I was jabbering to my co-teachers the other day about the differences between lions and cheetahs. There's apparently some campaigns underway to save some endangered lions (? if they're not indian or marsupial (heh
), then they're not THAT endangered), and I was of the opinion that cheetahs probably needed more help. So, cheetahs.
- Cheetahs are inbred. They're apparently inbred because all the strains of non-current cheetah died off about ten thousand years ago. I don't know what it was that the cheetahs we have now had that they didn't, but whatever it is it's probably not currently relevant. Anyhow, being as inbred as they are, disease can wipe them out with impunity. The inbreeding is only getting worse, too, because of their range requirements (lots) and their hunting/living predilections (mostly solo). If they kept the territory needs but instead lived in prides, more cheetahs could fit into any given area of land. This would presumably give them more opportunity to meet non-family members. A pride kind of setup would also help protect against co-predators and scavengers like leopards and hyenas.
- Cheetahs have an uninterruptible hunting motor pattern sequence. This is super bad. Their motor pattern chain goes like this, roughly: chase, trip, bite, dissect, eat. If this chain is disrupted, say by a hyena trying to steal the cheetah's newly killed prey, or by a human driving by in a jeep, the cheetah will leave. He can't come back and get the food later, even if everything else who might want to eat that kill isn't in the way, because to that cheetah, that dead lump of meat isn't really food. It's just lying there. If he hasn't just gotten finished chasing it, it's not edible (except, sometimes, under threat of complete starvation). This obviously is not great for the cheetah, who's not exactly a powerhouse against lions or hyenas or even vultures.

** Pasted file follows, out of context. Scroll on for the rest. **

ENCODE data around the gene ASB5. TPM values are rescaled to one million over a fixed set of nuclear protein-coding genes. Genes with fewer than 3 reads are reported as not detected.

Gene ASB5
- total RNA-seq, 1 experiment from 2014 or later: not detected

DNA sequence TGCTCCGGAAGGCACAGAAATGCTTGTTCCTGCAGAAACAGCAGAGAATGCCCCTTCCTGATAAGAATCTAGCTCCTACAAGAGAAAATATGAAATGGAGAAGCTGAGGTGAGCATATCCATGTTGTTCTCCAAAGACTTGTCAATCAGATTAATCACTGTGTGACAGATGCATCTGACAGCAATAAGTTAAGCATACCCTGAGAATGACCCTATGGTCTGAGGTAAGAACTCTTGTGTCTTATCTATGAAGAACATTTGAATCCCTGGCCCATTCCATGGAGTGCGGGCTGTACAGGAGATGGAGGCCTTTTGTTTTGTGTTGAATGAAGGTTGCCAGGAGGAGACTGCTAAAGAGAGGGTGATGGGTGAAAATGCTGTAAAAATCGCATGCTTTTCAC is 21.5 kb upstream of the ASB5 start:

I can only assume that cheetahs are able to eat inanimate meat while they're cubs, or else they'd be already extinct. They must lose that ability at some point.
Leopards can cache food in trees (and they eat in trees, keeping their food away from other creatures). Lions eat whatever, and hunt in groups. Hyenas especially eat whatever, including cubs of predators and whatever the hell they find lying around. Everyone's so much better off than cheetahs that I wonder that we still have any of them.
- Oh, also: people hunt cheetahs. They hunt other animals too, but they probably hunt cheetahs specifically because they'll go after livestock fairly readily (since they likely end up desperate more often than other predators). They also have such range that they get near livestock more often, as well. (There's a guard dog project
involved!) in place, so that, since a cheetah will never voluntarily go near a large dog, the cheetahs don't have to be shot by jittery ranchers. At least someone's trying.)